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I am not sure how to evaluate the infinite sum: $$\sum_{n=0}^\infty \frac{1}{(2n+1)^6}$$

Apparently, I can shift it to $$\sum_{n=1}^\infty \frac{1}{(2n-1)^6}$$ which is supposed to be a well known sum that is equal to $\frac{\pi^6}{960}$. However I can't find the proof for this. Aside from this method, I found that I can also use the fourier series, but I do not know how to do this. I would greatly appreciate your help. Thank you.

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    $\begingroup$ Do you know this trick? (look at highest score answer by user17762). $\endgroup$ Commented Sep 23, 2022 at 13:58
  • $\begingroup$ In general, for $k=1,2,...$ $$\sum_{n=0}^\infty(2n+1)^{-2k}=\sum_{n=1}^\infty\bigg((2n-1)^{-2k}+(2n)^{-2k}-(2n)^{-2k}\Big))$$ $$=\zeta(2k)-2^{-2k}\zeta(2k)=(1-2^{-2k})\zeta(2k)$$ $\endgroup$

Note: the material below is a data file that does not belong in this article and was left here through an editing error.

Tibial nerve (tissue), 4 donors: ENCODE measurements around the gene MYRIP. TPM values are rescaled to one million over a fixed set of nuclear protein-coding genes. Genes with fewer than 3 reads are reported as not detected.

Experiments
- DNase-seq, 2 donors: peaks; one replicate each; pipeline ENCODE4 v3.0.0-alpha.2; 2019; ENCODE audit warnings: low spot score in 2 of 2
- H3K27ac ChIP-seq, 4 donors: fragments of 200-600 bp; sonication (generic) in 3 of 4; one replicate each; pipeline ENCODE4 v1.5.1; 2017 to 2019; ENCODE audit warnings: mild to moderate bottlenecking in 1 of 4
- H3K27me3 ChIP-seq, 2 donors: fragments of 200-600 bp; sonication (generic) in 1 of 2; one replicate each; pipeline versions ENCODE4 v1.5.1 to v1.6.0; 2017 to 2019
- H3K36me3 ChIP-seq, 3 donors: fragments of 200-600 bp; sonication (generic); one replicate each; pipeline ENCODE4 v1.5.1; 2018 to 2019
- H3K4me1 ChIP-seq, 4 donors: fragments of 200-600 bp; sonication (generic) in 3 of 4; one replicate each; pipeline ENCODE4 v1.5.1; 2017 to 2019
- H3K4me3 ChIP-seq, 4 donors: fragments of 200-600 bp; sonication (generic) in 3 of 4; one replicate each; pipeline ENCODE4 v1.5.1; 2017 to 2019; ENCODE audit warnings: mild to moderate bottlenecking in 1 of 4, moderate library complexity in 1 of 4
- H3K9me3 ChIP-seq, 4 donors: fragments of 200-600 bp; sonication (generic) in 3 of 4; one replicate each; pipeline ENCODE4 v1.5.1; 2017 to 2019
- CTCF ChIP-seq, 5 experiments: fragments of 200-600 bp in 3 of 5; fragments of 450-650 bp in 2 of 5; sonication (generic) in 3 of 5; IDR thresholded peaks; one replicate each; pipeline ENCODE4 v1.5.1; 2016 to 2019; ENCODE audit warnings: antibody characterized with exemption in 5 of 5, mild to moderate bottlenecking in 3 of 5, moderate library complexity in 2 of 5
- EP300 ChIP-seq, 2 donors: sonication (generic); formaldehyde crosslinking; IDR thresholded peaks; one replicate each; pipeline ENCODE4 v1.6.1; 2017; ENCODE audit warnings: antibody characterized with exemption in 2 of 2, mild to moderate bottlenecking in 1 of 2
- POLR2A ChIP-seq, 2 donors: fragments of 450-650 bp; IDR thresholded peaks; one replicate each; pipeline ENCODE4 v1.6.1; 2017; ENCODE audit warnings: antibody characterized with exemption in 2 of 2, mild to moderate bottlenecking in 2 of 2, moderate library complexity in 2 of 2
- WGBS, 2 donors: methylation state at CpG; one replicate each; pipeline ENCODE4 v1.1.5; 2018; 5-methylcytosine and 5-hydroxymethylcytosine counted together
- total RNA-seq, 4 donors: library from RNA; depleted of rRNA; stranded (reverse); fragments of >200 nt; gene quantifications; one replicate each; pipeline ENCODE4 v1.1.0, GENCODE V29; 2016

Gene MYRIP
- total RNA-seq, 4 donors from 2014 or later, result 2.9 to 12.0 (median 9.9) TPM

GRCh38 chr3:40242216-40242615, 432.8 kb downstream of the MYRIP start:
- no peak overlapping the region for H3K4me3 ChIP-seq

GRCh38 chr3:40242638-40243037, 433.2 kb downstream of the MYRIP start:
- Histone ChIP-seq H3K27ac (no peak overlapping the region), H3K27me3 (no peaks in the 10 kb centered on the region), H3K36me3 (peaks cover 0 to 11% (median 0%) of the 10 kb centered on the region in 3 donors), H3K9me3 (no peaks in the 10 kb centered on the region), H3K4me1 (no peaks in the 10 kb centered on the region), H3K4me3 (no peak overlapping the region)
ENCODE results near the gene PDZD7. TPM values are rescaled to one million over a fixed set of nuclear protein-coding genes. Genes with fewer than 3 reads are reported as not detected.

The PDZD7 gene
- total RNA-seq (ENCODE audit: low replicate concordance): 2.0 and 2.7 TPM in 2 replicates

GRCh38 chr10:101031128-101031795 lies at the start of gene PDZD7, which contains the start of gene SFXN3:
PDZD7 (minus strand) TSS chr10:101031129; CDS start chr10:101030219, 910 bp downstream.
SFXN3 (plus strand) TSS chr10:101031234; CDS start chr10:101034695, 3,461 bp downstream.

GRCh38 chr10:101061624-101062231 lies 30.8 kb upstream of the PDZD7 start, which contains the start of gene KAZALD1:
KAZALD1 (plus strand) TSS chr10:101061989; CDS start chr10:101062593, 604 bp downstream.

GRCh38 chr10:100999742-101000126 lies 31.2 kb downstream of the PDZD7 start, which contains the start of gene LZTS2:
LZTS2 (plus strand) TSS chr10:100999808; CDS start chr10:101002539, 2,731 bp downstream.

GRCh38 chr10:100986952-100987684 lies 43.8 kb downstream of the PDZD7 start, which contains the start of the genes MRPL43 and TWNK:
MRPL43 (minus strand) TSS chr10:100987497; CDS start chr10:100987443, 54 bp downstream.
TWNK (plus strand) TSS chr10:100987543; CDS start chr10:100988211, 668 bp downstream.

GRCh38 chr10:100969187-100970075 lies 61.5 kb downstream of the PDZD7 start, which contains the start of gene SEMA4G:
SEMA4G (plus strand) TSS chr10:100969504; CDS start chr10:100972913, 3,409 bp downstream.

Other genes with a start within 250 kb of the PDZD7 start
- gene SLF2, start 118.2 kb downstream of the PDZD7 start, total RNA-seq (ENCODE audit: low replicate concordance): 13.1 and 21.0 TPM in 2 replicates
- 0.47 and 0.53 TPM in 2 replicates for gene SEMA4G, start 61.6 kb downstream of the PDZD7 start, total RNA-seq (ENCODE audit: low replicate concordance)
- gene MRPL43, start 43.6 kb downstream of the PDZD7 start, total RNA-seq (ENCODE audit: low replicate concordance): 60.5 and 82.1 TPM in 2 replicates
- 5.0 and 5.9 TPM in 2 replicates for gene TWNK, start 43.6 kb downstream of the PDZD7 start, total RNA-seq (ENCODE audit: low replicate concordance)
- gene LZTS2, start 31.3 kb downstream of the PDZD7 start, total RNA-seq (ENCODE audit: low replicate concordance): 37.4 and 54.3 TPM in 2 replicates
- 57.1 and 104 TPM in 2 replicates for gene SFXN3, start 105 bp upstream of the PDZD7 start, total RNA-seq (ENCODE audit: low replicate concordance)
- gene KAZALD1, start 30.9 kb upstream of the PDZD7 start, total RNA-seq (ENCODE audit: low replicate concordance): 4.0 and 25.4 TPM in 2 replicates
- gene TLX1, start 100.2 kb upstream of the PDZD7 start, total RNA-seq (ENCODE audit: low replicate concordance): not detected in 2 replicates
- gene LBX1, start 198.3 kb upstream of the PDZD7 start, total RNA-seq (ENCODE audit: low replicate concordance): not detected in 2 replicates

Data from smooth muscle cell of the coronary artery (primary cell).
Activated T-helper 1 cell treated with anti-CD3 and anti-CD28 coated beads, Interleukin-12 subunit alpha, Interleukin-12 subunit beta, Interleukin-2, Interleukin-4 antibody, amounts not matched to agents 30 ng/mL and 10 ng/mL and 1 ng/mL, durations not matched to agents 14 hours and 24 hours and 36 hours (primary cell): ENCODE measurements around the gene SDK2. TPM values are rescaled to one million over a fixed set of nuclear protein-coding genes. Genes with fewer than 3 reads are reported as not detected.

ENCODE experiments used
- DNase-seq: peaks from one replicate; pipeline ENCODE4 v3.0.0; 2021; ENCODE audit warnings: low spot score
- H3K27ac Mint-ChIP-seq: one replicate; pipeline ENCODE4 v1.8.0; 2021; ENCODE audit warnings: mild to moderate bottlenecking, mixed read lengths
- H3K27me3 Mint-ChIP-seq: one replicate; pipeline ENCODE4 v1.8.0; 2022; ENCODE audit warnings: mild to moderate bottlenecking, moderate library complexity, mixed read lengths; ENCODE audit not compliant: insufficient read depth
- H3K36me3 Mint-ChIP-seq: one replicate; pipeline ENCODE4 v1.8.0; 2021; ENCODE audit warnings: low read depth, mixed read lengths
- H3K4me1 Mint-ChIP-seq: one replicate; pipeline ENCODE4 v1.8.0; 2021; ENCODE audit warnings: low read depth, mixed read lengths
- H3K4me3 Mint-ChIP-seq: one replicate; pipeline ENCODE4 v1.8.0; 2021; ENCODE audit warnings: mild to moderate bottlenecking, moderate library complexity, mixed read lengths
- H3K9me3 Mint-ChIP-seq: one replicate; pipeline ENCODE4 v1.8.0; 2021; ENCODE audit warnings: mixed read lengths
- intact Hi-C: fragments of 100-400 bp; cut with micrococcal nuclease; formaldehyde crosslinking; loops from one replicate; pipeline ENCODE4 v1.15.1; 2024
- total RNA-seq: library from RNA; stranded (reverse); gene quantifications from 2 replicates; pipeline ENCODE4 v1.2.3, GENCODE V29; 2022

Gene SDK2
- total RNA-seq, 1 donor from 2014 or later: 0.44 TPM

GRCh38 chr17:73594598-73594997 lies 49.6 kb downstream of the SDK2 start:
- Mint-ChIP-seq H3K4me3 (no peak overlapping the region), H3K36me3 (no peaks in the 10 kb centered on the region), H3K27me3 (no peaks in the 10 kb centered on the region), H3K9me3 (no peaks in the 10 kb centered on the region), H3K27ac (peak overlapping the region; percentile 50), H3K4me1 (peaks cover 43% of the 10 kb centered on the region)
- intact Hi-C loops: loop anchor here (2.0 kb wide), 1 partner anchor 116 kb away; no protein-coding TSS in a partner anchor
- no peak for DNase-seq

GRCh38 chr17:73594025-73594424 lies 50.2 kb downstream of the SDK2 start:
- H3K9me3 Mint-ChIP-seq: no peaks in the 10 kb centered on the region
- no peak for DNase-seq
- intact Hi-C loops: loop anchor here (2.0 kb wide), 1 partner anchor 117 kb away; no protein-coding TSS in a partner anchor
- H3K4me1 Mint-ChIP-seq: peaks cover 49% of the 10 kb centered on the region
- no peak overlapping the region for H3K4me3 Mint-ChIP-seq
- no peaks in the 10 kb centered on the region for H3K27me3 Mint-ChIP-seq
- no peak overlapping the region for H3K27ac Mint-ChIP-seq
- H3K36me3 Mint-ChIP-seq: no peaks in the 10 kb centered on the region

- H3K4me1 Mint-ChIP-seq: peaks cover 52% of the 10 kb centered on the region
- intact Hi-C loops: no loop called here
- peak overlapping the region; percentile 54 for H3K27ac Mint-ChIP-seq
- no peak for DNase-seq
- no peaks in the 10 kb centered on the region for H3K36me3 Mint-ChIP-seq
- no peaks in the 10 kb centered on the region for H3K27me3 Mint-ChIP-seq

– Svyatoslav
    Commented Sep 23, 2022 at 14:02
  • $\begingroup$ Yes, or simply: for $m=2,3,\dots$$$\sum_{n=0}^\infty\frac1{(2n+1)^m}=\zeta(m)-\sum_{n=1}^\infty\frac1{(2n)^m}=\left(1-\frac1{2^m}\right)\zeta(m).$$ $\endgroup$ Commented Sep 23, 2022 at 14:12

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We know that $$\sum_{n=1}^\infty n^{-6}=\zeta(6)=\frac{\pi^6}{945}$$ This is absolutely convergent, so we can divide by $2^6$ to get the sum of even-$n$ terms: $$\sum_{n=1}^\infty(2n)^{-6}=\frac1{64}\zeta(6)$$ Subtracting this from the original gives the desired answer (on odd-$n$ terms): $$\sum_{n=0}^\infty(2n+1)^{-6}=\frac{63}{64}\zeta(6)=\frac{\pi^6}{960}$$

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